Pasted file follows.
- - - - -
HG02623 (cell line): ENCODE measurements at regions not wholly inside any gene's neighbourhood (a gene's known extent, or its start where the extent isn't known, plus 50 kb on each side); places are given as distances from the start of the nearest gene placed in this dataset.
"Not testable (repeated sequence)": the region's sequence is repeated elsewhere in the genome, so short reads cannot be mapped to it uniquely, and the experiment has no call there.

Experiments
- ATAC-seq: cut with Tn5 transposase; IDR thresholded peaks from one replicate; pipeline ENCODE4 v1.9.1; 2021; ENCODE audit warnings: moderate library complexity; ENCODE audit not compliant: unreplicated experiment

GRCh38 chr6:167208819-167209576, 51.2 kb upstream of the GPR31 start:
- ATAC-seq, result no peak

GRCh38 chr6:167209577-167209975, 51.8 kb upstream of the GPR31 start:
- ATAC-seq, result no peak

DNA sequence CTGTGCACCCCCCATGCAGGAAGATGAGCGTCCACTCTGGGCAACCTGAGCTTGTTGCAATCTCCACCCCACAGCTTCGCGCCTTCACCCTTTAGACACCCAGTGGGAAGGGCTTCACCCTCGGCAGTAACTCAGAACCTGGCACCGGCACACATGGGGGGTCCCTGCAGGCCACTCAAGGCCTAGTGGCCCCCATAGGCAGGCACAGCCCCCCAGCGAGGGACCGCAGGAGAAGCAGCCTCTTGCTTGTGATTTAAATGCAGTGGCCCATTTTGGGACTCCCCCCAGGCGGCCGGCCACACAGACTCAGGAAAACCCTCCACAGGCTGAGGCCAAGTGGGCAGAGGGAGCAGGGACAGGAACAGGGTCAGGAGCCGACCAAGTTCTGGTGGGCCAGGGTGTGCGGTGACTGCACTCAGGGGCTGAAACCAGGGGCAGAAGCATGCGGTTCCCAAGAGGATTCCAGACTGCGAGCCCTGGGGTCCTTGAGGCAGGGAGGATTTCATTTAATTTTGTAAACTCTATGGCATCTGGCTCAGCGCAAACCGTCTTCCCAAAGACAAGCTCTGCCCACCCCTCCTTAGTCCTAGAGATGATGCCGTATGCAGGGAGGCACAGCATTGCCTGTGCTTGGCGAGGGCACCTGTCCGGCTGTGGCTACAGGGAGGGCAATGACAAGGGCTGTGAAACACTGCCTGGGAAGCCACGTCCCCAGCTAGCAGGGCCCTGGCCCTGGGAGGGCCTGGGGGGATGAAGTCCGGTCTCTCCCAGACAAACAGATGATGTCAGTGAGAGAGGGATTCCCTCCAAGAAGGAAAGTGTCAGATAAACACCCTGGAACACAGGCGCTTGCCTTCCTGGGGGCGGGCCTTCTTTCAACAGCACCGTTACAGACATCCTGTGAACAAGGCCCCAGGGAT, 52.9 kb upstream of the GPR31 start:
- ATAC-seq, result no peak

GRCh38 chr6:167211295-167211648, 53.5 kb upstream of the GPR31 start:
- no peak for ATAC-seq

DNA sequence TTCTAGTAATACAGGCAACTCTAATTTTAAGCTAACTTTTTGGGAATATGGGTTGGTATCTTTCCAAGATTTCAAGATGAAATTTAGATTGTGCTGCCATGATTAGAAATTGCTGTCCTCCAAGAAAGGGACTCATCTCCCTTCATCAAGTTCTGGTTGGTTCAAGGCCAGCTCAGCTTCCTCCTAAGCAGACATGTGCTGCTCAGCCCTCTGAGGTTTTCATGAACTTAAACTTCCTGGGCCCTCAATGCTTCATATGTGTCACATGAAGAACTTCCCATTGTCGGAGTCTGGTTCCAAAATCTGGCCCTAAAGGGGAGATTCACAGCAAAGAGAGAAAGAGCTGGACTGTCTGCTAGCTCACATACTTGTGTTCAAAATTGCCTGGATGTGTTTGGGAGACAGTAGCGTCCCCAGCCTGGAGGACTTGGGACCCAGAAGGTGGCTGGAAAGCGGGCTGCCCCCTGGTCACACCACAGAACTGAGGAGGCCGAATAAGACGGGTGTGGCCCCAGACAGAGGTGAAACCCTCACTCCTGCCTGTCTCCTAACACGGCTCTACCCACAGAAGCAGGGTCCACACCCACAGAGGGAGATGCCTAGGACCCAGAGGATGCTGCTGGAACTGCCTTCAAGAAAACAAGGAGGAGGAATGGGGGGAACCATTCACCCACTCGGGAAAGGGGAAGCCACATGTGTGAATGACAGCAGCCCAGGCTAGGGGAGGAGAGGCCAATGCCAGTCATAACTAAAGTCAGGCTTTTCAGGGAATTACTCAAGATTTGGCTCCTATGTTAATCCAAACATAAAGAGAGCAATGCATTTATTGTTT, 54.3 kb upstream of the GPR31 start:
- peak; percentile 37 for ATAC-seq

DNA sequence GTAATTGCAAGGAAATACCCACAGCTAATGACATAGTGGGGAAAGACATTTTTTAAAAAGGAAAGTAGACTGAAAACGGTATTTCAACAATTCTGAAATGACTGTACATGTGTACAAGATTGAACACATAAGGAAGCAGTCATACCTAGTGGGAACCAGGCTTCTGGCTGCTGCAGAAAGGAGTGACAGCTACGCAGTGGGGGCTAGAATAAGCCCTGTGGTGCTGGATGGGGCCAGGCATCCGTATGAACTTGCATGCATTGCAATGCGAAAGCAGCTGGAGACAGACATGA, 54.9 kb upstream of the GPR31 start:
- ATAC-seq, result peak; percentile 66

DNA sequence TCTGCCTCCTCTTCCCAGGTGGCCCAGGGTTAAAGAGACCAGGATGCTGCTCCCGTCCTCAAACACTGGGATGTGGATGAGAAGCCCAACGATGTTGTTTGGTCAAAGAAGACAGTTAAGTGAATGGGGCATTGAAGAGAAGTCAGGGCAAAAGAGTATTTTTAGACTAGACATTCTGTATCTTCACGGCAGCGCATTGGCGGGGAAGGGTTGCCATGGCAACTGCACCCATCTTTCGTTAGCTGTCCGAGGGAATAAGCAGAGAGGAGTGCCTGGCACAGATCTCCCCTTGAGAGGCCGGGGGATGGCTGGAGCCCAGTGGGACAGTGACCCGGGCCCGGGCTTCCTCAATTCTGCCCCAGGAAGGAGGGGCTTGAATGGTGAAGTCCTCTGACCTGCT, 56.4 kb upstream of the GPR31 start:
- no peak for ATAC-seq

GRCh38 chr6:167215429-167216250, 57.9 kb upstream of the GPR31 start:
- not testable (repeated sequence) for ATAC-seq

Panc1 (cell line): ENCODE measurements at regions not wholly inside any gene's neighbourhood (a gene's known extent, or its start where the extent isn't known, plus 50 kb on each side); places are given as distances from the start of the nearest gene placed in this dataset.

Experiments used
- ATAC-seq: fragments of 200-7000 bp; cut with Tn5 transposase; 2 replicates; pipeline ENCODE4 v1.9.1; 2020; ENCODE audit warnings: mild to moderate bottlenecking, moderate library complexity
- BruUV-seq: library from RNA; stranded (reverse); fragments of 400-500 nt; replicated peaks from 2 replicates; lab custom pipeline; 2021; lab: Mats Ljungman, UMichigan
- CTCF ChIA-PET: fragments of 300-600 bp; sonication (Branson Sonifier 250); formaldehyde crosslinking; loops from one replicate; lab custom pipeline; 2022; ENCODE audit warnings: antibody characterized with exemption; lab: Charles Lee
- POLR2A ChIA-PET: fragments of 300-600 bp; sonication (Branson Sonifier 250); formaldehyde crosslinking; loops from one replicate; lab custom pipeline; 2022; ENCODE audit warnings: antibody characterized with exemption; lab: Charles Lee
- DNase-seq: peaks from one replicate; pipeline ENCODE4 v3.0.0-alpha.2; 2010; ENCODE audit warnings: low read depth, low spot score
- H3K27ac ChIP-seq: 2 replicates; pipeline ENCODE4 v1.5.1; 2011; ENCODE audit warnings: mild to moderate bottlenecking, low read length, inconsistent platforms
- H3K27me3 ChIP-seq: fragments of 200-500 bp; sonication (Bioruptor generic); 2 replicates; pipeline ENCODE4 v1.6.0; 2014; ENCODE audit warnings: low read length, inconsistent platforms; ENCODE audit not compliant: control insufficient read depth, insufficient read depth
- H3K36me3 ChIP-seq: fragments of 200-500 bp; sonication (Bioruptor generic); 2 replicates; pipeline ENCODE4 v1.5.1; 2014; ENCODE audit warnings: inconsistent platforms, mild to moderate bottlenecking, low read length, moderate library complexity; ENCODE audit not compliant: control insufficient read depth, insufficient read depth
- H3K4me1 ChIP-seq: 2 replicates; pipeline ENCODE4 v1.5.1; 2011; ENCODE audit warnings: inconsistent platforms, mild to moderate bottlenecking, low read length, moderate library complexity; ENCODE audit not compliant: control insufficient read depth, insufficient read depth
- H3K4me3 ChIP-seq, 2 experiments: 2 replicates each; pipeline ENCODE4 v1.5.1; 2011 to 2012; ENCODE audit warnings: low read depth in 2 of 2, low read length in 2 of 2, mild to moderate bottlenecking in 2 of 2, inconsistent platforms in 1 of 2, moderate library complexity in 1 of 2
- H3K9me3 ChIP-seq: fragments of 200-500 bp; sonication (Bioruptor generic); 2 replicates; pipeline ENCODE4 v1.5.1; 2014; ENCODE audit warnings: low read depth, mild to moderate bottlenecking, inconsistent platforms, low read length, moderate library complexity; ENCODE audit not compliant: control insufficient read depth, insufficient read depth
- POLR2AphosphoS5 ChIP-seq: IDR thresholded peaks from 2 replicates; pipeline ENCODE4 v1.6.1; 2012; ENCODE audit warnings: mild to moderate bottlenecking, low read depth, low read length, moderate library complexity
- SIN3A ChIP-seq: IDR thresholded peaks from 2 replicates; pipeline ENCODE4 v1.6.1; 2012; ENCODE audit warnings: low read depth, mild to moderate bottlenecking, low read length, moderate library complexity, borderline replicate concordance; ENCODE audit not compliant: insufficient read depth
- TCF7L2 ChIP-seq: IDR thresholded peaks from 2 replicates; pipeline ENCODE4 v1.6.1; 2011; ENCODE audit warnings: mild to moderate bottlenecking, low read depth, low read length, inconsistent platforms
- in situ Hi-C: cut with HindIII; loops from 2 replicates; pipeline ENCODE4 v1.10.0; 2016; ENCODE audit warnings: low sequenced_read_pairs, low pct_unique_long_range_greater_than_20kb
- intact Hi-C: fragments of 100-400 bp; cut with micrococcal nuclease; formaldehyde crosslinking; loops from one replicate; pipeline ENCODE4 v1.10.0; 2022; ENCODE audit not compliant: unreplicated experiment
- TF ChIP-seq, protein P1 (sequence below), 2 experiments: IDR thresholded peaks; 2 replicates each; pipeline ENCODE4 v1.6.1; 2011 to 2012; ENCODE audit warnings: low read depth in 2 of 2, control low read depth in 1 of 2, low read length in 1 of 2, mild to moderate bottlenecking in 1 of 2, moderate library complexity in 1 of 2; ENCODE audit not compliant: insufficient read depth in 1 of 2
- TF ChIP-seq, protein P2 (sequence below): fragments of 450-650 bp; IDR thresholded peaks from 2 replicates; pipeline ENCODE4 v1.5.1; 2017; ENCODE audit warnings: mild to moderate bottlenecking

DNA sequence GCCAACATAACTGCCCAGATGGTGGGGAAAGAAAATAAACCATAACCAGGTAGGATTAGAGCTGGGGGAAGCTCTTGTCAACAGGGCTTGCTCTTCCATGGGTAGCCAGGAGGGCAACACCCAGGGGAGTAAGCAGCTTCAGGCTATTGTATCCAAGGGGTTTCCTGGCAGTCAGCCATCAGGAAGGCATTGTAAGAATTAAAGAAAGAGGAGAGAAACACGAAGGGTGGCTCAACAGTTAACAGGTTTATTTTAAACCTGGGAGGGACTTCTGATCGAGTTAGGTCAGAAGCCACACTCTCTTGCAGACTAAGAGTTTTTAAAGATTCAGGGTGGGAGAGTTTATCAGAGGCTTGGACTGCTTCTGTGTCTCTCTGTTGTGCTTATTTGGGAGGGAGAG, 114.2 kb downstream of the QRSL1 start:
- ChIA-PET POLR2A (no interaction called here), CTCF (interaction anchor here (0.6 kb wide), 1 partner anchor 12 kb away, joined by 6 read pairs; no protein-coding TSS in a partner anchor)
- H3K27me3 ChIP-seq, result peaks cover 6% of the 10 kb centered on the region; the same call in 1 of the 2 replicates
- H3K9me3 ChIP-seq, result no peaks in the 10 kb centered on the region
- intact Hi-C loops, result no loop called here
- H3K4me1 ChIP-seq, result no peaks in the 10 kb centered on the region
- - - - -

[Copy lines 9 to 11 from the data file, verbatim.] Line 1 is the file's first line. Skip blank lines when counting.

DNA sequence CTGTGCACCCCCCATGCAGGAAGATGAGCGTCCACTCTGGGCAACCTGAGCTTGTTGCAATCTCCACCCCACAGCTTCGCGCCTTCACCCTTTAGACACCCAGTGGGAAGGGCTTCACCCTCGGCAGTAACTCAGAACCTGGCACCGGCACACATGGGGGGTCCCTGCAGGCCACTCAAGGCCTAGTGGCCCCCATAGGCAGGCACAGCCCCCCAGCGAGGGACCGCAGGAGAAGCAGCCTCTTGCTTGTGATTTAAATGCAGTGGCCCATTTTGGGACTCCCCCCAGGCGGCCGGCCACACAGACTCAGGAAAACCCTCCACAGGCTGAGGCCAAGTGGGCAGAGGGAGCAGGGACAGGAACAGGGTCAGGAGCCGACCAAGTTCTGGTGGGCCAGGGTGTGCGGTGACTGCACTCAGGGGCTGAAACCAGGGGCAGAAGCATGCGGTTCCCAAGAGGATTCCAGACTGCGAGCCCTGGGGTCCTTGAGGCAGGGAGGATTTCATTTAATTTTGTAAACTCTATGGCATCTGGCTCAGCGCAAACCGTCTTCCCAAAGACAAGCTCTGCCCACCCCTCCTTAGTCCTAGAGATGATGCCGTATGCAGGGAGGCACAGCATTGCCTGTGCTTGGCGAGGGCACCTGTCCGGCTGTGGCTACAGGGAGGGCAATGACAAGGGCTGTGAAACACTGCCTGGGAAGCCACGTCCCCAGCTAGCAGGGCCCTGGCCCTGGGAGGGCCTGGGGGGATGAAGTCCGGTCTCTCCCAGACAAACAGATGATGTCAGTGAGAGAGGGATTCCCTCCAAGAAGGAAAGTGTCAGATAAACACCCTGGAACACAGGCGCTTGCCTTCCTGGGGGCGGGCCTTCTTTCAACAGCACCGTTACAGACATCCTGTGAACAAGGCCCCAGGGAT, 52.9 kb upstream of the GPR31 start:
- ATAC-seq, result no peak

GRCh38 chr6:167211295-167211648, 53.5 kb upstream of the GPR31 start: